What Employer Brand Leadership Looks Like in Tech

WRITTEN BY: Jörgen Sundberg

Thanks to media and the headline-grabbing office quirks of industry giants like Google, tech culture’s reputation precedes it. Jobseekers perceive tech companies as fast-paced, innovative places to work, and many assume a “work hard, play hard” attitude is a necessity. These preconceptions have a major impact on employer brand, as Klook’s Marilyn Yee knows well.

Yee serves as Senior Manager of Global Employer Branding and People Communications at Klook, a travel tech company. With over 10 years of experience in the industry, she’s an expert on what tech demands from leadership. Employer branding, Yee reminds us, is a long game—even in a field that embraces rapid growth.

Tech Isn’t for Everyone

Tech culture isn’t a monolith, but there are a few characteristics that unite most tech workplaces. These characteristics inform employer brand, what being a “culture fit” means at a particular company, and who self-selects to apply.

Moving fast is one of those characteristics. “If you’re someone who gets bored easily, or you love a challenge, consider a career in tech,” Yee says. “Change is the only constant. It’s like an organized mess every day.”

Another is the tendency for teams to skew young. At many top tech companies, the median age of employees falls in the late 20s. While those in management positions tend to be slightly older, tech employees above the age of 50 are in the minority.

Tech also has a different relationship to diversity. According to Yee, a diverse team is a must-have, rather than a nice-to-have. “If you’re building global products,” she says, “you need diversity of perspective.”

Self-Starters Inspire Successful Employer Branding in Tech

A willingness to hustle is already in the DNA of tech workers. This is especially true of employer brand leaders at tech companies, says Yee, where securing the attention and resources you need requires a special kind of tenacity: “You can’t expect resources and trust to just fall in your lap.”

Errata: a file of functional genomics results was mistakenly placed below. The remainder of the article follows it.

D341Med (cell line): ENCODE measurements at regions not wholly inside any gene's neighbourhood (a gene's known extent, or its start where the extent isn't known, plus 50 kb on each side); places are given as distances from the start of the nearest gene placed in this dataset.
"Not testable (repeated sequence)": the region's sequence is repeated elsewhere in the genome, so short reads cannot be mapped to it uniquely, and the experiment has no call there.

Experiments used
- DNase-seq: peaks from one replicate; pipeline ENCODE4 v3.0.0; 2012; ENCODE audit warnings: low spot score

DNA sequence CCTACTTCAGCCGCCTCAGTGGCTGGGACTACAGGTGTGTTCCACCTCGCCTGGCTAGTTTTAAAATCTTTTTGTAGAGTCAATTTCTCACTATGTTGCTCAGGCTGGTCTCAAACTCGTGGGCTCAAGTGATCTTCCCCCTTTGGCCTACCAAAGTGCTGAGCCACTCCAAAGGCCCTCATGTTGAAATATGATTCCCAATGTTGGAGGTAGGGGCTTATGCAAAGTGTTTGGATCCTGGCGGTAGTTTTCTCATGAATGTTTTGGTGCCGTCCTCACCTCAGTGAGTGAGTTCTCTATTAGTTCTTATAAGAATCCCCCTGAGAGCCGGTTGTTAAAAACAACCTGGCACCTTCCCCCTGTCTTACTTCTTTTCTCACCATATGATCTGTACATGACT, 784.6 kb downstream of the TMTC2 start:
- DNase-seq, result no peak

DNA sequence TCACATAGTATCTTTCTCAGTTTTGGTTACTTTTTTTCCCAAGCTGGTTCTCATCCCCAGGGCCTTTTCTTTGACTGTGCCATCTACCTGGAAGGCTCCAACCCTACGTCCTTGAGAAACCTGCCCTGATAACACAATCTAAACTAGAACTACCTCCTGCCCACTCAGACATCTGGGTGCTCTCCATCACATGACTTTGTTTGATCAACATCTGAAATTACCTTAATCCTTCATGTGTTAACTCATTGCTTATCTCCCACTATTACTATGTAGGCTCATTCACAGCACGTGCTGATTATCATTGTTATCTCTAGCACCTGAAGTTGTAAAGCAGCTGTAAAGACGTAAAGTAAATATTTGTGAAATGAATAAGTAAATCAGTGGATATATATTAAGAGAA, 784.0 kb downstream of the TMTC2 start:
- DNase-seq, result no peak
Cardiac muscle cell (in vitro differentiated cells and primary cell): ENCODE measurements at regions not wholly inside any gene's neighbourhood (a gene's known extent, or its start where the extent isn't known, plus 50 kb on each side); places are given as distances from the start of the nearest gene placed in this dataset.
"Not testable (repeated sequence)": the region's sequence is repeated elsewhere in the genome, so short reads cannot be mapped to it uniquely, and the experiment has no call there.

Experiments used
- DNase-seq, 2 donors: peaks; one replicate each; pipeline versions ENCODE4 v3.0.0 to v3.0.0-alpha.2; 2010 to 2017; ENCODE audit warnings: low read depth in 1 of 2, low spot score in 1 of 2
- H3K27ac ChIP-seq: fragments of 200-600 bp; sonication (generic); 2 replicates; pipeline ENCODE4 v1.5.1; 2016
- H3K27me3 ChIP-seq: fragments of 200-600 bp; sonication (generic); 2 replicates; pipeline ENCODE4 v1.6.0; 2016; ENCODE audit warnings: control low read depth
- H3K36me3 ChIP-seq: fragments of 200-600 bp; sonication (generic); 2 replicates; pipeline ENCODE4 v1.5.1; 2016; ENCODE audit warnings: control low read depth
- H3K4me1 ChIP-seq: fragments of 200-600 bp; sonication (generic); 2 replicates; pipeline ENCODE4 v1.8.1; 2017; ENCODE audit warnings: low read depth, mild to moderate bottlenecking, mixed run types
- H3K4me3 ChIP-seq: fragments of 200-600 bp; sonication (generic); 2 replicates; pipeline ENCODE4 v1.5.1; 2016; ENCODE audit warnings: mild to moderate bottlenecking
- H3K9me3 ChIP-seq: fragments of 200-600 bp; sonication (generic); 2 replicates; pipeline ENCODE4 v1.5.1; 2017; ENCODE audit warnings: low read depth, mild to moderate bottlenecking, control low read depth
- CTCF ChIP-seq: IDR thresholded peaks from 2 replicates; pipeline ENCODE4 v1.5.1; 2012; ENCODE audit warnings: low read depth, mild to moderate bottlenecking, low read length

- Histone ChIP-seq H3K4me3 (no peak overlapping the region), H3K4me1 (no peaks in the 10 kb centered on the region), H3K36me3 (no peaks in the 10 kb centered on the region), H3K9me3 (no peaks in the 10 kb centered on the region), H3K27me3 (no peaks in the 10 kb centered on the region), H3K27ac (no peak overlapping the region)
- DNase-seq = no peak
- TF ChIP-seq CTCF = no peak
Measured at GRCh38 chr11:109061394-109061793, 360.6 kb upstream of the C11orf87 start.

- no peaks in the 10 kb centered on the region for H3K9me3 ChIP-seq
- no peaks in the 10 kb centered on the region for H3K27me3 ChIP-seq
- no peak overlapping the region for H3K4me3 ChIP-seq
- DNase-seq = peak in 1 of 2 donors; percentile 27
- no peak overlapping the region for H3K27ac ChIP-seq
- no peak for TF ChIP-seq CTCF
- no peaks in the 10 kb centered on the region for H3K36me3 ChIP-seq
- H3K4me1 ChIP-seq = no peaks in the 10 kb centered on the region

In the early days of Yee’s work at Klook, that meant building relationships. Many people didn’t understand what employer branding was or how it aligned with their department’s goals.

“I scheduled coffee meetings with anyone who was willing to talk with me,” Yee says. Those meetings were instrumental in forging bonds with internal stakeholders—a crucial part of employer brand success.

An Authentic Brand Narrative Is Essential

Honesty, of course, is essential to brand storytelling at every business. That’s just as true for tech companies, who promise opportunities to build the future and be part of the next great innovation.

A vital part of keeping that narrative authentic is distinguishing employer brand from recruitment marketing. Whereas recruitment marketing focuses on short-term, conversion-driven goals, employer brand plays a longer game.

Successful employer branding demands employers follow through on the expectations set in the recruitment process, rather than walking away once they successfully “sell” a candidate on the company with that compelling brand narrative. Yee reports, “Most of the time, for employees in their first year or probation period, the reason why they leave or start getting disengaged is because the expectations promised to them were not met.”

Employer brand and recruitment marketing do work hand-in-hand. “The more brand awareness we build, the more applicants we drive in,” Yee says. “But—and it’s a very big but—employer brand doesn’t end there. It’s a long-term strategic function. It’s not enough that you bring in candidates.”

Patience Is Primary

If employer brand is a long game, then patience is a must for employer brand leaders. Yee urges fellow managers to take a realistic view of where their company lies in terms of growth and readiness for a culture shift. After all, she says, “You can’t build culture by yourself.”

Rather than pushing for immediate and drastic change, employer brand leaders should focus on nurturing relationships with stakeholders and finding allies within the company. Contributing to short-term recruitment marketing goals, for example, are one way to score “quick wins” and earn trust.

Slowing down may seem antithetical for an industry that thrives on speed. As Yee’s years of experience have proven, however, the long view is vital to tech employer brand.

To follow Marilyn’s work in employer brand, follow her on LinkedIn, or check out her writing on who should work for a tech company. If you want to know how your employer brand measures up to others in your industry, talk to us about the Employer Brand Index.


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